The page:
The International Organization for Migration (IOM) is helping the voluntary return home of hundreds of Tajik migrants stranded at the Kazakhstan/Uzbekistan border due to restrictions inflicted in the wake of COVID-19 pandemic.
The group of 650 people is mainly migrant workers and includes women, children, and students. On Friday afternoon they were preparing to board buses funded by International Organization for Migration to make the journey from the border crossing at Zhibek Zholi, through Uzbekistan, to Khojand in Tajikistan.
They are just some of the tens of thousands of migrant workers in Central Asia who have lost their works due to the pandemic. Many have come from the Russian Federation, Kazakhstan, and even further afield. They are typically working in low-paid jobs with little or no job security. Over a quarter of the returning migrants are between 15 and 24 years of age including 100 Tajik students from Kazakh universities. 15% of the group are women and girls.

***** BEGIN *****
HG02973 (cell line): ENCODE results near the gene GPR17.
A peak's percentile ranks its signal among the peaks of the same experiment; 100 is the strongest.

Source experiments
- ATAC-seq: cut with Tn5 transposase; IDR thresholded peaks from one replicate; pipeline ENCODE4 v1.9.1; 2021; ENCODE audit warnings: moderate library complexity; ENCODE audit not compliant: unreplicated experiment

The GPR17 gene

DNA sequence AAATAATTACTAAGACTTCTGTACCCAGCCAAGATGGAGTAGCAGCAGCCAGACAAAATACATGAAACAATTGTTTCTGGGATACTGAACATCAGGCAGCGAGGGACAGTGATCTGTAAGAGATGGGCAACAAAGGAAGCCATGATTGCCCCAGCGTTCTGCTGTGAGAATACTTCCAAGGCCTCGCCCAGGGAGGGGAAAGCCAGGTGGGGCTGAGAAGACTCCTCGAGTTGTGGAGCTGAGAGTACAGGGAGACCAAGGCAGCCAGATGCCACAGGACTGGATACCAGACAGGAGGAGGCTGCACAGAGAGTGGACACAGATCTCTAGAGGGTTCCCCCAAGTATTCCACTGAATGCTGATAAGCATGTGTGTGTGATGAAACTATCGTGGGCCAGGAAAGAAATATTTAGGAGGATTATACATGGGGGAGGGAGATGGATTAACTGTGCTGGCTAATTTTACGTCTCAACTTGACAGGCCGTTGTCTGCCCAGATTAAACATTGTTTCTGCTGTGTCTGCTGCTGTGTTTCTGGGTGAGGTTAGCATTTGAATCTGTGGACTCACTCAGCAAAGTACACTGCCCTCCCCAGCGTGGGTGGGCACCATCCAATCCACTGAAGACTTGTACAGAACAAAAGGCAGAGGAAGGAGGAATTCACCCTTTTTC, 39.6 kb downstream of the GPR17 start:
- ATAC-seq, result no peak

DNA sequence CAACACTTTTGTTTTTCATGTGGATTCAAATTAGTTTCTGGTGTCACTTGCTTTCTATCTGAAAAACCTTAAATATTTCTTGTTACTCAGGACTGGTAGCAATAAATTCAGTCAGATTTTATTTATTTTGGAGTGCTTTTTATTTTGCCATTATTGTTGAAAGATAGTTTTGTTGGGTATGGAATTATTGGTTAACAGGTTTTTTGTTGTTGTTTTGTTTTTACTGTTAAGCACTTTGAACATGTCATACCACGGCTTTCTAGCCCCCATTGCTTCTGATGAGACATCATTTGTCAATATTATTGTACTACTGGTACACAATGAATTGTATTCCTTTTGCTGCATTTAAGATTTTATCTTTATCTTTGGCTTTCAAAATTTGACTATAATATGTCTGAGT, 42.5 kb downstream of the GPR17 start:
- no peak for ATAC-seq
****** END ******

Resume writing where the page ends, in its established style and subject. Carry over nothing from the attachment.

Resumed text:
While most of the migrants have only been expecting a few days to get across the border, some have been there for weeks, with little or no shelter and sanitation.
“We have been providing food, water, and hygiene items for the migrants over the past few days while the logistics and paperwork were being organized,” stated Sanjarbek Toshbaev, IOM’s head of office in Uzbekistan.
The 180 km journey will take four hours and is being closely coordinated with the three governments. IOM has provided food, water, and hygiene items for the migrants over the past few days while the logistics and paperwork were being organized.
“We recognize and support measures in place to contain the spreading of COVID-19, but we also stress the right of migrants to return to their places of origin”, said IOM’s Toshbaev. “We need to work to find ways to get more stranded migrants home.”
The governments of the United States and Norway have provided funds, with UNICEF also contributing.